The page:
PHILADELPHIA – The Tampa Bay Buccaneers forgot about the cold and their past. They simply rolled up their sleeves and let their league-leading defense go to work.
Now they're off to sunny San Diego for their first Super Bowl — a long, sad history behind them.
After being stunned by a Philadelphia touchdown in the first minute of the NFC Championship game Sunday, the Bucs shut down Donovan McNabb and company to beat the Eagles 27-10.
"Nobody really expected us to win this game," said Tampa Bay coach Jon Gruden, in his first year with the team. "That fueled our enthusiasm to play."
Gruden and the Bucs will play his old team, the Oakland Raiders, or the Tennessee Titans next Sunday.
"One more to go," said Warren Sapp, the talkative Tampa Bay defensive tackle. "We ain't going for no vacation."
After the Eagles' early flurry, sparked by Brian Mitchell's 70-yard return of the opening kickoff, it was all Tampa Bay. The Bucs led 17-10 at halftime and stifled Philadelphia after intermission.
Mike Alstott was one of several Bucs wearing short sleeves, almost in defiance of the 26-degree cold at kickoff. The wind chill was 16.
Alstott scored on a 1-yard run at the end of a 96-yard drive in the first quarter that was highlighted by Joe Jurevicius' 71-yard catch-and-run.
Brad Johnson threw a 9-yard TD pass to Keyshawn Johnson in the second quarter, and Ronde Barber's 92-yard interception return with 3:12 left in the game clinched it after the Eagles had driven 73 yards to the Bucs 10. Martin Gramatica kicked two field goals.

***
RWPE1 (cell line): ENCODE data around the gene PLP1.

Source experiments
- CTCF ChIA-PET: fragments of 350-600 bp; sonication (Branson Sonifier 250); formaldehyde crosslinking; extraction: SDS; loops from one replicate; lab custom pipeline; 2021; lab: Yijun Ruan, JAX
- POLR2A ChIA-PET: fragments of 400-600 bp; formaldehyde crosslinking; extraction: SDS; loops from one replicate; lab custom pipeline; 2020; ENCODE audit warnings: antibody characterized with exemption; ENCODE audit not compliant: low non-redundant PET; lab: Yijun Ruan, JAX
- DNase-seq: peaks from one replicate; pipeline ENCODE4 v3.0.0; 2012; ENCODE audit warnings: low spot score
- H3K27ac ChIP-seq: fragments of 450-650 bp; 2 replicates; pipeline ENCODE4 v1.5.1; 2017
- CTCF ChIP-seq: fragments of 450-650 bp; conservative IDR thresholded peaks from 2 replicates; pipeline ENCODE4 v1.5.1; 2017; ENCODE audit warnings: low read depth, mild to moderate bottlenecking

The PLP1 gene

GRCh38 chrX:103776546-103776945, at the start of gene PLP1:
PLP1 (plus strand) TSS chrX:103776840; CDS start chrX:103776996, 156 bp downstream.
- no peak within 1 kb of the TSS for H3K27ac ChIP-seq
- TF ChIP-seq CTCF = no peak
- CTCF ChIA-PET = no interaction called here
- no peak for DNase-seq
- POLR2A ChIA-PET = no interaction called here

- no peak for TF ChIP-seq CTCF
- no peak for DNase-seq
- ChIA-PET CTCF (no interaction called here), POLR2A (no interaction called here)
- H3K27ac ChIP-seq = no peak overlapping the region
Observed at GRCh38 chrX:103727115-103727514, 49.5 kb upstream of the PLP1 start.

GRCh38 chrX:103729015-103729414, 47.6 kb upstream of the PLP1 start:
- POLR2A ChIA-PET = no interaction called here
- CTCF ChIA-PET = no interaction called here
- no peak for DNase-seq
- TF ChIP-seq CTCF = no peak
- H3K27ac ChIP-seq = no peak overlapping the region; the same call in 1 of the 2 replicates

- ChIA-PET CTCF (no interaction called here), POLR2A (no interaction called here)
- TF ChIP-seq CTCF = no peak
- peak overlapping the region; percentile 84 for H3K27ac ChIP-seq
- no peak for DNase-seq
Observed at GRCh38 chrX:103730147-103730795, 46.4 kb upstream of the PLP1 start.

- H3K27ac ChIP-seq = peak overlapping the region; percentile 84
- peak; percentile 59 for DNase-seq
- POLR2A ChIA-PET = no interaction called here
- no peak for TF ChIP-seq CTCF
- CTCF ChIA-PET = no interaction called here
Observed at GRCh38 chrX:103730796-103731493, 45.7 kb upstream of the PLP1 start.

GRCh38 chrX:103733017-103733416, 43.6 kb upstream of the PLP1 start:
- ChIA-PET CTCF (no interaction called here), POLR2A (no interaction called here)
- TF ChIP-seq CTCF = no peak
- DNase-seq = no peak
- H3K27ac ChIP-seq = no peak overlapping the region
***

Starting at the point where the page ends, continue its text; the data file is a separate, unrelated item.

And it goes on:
"They were the better team," Eagles coach Andy Reid said. "They got after us. We didn't answer the bell on a few things.
"It's very disappointing. You come this far, 20-some odd weeks of football. You put yourself in position to strike for the Super Bowl and you lose."
The Bucs had lost three consecutive games at Veterans Stadium, unable to score even one offensive touchdown. They had only one victory ever in temperatures under 40. They were 0-6 in postseason road games.
And they had to face some of the league's toughest fans on slippery turf in the Vet's final NFL game.
They overcame it all, dismissing a dismal 20 years as the league's worst franchise that only changed direction when they discarded the orange jerseys they had worn from their inception in 1976 to 1997. Since then, Tampa Bay has missed the playoffs just once.
"Derrick Brooks, Warren Sapp and myself have been here the longest," safety and fellow Pro Bowler John Lynch said. "We wore the orange. We suffered through some tough years. We worked so hard for this opportunity but we told each other we're not done yet."
Brad Johnson finished 20-of-33 for 259 yards against a Philadelphia secondary with three Pro Bowl selections, allowing the Bucs to control the ball and the clock, especially in the first half.
The defense, meanwhile, totally controlled McNabb, who finished 26-of-49 for 243 yards in just his second game back after missing six games with a broken right ankle. Simeon Rice and Barber had sacks that ended potential rallies.
"We didn't want to give up the big play," Sapp said. (They didn't — Mitchell's return was against the special teams.)